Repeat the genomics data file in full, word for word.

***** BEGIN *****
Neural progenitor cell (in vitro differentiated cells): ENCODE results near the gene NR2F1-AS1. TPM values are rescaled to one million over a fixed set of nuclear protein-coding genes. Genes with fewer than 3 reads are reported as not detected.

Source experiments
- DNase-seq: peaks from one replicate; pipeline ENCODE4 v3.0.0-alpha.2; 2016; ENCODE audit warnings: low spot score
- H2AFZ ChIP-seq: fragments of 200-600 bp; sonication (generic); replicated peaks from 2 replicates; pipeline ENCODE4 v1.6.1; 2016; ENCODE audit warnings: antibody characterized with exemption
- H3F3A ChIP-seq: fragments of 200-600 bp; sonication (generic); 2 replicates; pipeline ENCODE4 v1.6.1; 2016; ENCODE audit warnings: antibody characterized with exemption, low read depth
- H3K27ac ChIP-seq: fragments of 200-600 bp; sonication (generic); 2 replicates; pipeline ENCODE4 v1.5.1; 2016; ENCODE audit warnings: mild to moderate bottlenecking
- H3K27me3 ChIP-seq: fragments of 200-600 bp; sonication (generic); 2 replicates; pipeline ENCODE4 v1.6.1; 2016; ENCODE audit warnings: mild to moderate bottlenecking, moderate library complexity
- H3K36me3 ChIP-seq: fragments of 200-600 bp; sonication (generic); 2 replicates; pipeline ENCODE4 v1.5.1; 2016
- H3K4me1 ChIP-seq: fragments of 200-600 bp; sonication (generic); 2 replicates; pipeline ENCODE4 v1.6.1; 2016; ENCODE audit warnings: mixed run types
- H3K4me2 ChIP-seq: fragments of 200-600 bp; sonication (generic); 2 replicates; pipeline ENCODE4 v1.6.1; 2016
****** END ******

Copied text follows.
Neural progenitor cell (in vitro differentiated cells): ENCODE results near the gene NR2F1-AS1. TPM values are rescaled to one million over a fixed set of nuclear protein-coding genes. Genes with fewer than 3 reads are reported as not detected.

Source experiments
- DNase-seq: peaks from one replicate; pipeline ENCODE4 v3.0.0-alpha.2; 2016; ENCODE audit warnings: low spot score
- H2AFZ ChIP-seq: fragments of 200-600 bp; sonication (generic); replicated peaks from 2 replicates; pipeline ENCODE4 v1.6.1; 2016; ENCODE audit warnings: antibody characterized with exemption
- H3F3A ChIP-seq: fragments of 200-600 bp; sonication (generic); 2 replicates; pipeline ENCODE4 v1.6.1; 2016; ENCODE audit warnings: antibody characterized with exemption, low read depth
- H3K27ac ChIP-seq: fragments of 200-600 bp; sonication (generic); 2 replicates; pipeline ENCODE4 v1.5.1; 2016; ENCODE audit warnings: mild to moderate bottlenecking
- H3K27me3 ChIP-seq: fragments of 200-600 bp; sonication (generic); 2 replicates; pipeline ENCODE4 v1.6.1; 2016; ENCODE audit warnings: mild to moderate bottlenecking, moderate library complexity
- H3K36me3 ChIP-seq: fragments of 200-600 bp; sonication (generic); 2 replicates; pipeline ENCODE4 v1.5.1; 2016
- H3K4me1 ChIP-seq: fragments of 200-600 bp; sonication (generic); 2 replicates; pipeline ENCODE4 v1.6.1; 2016; ENCODE audit warnings: mixed run types
- H3K4me2 ChIP-seq: fragments of 200-600 bp; sonication (generic); 2 replicates; pipeline ENCODE4 v1.6.1; 2016